DEFINITION of 'International Bank Account Number - IBAN'

An international bank account number (IBAN) is a standard numbering system, developed to identify bank accounts from around the world. Banks in Europe originally developed the system to simplify transactions involving bank accounts from other countries.

An IBAN won’t replace an account number; rather, this is an additional number, with further information, which helps in identification for overseas payments.

One can find his or her IBAN on a personalized account statement.

BREAKING DOWN 'International Bank Account Number - IBAN'

The IBAN number consists of a two-letter country code, followed by two check digits, and up to thirty alphanumeric characters. These alphanumeric characters are known as the basic bank account number (BBAN). It is up to the banking association of each country to determine which BBAN they will select as the standard for that country's bank accounts. Currently, only European banks use the IBAN although the practice is becoming popular in other countries.

In the register of countries, currently using the IBAN system, several examples are as follows:

  • Albania: AL35202111090000000001234567
  • Cyprus: CY21002001950000357001234567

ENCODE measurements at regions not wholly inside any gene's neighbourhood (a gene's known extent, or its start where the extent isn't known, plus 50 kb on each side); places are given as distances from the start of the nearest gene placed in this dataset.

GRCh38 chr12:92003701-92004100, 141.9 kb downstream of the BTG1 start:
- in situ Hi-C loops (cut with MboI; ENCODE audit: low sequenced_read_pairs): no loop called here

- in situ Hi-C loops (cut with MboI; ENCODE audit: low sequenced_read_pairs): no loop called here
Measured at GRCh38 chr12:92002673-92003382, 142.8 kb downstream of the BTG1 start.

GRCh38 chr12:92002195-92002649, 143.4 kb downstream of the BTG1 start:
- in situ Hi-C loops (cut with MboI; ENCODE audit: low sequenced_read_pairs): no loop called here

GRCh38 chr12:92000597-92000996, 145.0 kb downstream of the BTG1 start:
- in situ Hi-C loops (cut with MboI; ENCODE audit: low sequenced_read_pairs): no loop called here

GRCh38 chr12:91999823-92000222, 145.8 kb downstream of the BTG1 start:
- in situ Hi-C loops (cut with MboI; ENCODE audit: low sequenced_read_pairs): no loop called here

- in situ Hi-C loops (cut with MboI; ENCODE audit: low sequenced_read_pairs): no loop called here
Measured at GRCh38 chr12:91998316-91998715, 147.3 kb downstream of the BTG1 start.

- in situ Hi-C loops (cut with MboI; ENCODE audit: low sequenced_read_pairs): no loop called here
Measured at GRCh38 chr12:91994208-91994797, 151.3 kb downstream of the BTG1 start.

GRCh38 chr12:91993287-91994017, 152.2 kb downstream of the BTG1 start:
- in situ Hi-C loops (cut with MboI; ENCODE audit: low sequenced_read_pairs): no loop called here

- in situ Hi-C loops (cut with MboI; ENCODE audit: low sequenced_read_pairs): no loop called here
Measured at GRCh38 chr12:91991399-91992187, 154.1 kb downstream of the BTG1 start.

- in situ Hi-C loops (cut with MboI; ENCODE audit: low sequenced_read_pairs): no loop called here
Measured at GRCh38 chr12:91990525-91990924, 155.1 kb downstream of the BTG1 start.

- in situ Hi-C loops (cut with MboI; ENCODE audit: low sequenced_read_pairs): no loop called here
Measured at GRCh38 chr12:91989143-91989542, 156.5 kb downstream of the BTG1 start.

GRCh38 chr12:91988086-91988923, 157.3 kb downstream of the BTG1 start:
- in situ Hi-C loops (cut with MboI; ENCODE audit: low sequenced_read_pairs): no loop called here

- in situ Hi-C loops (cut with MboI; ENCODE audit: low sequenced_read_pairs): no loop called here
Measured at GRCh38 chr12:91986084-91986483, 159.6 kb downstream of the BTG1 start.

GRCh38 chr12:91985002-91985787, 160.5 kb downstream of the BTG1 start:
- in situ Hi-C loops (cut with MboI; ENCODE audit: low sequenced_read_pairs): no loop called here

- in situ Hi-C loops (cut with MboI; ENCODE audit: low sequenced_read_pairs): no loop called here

• Kuwait: KW81CBKU0000000000001234560101
  • Luxembourg: LU120010001234567891
  • Norway: NO8330001234567

The History of the IBAN

The IBAN developed out of diverging national standards for bank account identification. Varying uses of alphanumeric forms to represent specific banks, branches, routing codes, and account numbers often led to misinterpretations and/or omissions of critical information from payments.

To smooth this process the International Organization for Standardization (ISO) published ISO 13616:1997 in 1997. Shortly after the European Committee for Banking Standards (ECBS) published a smaller version, believing the original flexibility allowed in the ISO version was unworkable. In the ECBS’ version, they allowed only upper-case letters and a fixed length IBAN for each country.

Since 1997, a new version, the ISO 13616:2003, replaced the initial ECBS version. A subsequent version in 2007 stipulated that IBAN elements must facilitate the processing of data internationally, in both financial environments and among other industries; however, it does not specify any internal procedures, including but not limited to file organization techniques, storage media, or languages.

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